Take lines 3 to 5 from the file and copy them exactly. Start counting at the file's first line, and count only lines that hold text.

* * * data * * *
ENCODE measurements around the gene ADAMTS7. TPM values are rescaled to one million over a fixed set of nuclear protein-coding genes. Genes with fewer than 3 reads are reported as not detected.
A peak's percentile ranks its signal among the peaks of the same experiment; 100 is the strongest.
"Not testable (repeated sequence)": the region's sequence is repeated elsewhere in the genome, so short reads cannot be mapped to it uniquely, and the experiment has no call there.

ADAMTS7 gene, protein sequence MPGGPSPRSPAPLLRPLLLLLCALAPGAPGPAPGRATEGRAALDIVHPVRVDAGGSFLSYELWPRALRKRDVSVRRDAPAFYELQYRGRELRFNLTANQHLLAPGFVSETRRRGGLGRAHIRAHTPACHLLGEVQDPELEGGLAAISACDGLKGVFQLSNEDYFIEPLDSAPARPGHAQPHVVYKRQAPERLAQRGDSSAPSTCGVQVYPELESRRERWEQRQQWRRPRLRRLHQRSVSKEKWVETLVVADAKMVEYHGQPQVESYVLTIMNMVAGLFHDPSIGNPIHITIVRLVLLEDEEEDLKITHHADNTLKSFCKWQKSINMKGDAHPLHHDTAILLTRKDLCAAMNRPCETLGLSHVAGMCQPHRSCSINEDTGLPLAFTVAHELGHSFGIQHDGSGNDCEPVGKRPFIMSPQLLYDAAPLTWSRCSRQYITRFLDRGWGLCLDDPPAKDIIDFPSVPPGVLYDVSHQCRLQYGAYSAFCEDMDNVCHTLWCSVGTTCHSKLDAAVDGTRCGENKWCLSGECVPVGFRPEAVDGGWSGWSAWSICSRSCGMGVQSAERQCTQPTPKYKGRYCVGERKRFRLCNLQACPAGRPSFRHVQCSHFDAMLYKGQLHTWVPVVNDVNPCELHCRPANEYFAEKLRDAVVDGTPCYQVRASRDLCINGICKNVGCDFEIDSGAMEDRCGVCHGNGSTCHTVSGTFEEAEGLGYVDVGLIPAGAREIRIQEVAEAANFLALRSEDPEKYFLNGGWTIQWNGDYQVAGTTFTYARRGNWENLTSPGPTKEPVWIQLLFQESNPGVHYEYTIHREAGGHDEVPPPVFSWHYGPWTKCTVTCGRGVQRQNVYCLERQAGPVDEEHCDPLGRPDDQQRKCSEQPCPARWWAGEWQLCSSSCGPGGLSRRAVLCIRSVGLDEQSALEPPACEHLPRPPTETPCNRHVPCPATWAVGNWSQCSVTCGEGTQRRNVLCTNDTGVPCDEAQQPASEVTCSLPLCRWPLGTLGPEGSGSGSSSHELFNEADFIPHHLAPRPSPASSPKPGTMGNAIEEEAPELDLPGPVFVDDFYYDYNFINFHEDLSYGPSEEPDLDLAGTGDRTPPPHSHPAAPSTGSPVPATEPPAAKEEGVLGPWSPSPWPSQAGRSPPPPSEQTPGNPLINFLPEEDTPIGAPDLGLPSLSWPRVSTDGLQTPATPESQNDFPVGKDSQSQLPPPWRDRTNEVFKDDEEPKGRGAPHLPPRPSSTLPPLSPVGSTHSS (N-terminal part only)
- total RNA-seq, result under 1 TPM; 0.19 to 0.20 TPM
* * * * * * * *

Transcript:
"Not testable (repeated sequence)": the region's sequence is repeated elsewhere in the genome, so short reads cannot be mapped to it uniquely, and the experiment has no call there.

ADAMTS7 gene, protein sequence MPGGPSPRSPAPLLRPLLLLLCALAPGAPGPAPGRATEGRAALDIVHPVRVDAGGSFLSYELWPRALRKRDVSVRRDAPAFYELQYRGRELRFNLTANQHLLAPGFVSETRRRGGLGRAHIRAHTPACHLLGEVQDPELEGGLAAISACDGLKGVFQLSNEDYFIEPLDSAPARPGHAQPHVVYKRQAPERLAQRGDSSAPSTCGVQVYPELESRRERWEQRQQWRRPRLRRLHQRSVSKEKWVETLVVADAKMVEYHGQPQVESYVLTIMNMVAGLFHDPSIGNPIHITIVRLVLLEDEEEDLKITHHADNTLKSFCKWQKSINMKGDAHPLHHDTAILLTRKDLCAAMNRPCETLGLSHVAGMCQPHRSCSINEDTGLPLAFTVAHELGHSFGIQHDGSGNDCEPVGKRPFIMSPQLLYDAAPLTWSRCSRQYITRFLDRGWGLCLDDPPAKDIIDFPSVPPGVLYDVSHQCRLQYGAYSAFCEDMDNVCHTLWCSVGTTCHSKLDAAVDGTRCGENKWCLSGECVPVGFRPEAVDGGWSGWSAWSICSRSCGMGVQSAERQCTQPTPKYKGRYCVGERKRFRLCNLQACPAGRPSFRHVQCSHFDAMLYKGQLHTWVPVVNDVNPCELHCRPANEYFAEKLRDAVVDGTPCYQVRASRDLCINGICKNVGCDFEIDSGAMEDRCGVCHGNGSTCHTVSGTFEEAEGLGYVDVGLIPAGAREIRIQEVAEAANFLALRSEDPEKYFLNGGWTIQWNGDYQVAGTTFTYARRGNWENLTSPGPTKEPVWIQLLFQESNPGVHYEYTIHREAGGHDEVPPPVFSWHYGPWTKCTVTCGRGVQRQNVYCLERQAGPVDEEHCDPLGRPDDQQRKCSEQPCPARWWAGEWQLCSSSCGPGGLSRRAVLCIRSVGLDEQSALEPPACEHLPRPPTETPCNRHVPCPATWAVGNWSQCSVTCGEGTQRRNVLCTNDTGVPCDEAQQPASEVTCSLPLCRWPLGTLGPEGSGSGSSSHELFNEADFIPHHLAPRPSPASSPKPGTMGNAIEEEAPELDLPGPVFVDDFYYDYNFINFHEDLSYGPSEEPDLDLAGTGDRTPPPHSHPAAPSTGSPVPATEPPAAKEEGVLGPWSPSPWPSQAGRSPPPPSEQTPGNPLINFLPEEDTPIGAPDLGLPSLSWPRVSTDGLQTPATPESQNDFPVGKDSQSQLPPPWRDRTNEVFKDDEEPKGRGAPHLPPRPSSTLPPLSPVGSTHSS (N-terminal part only)
- total RNA-seq, result under 1 TPM; 0.19 to 0.20 TPM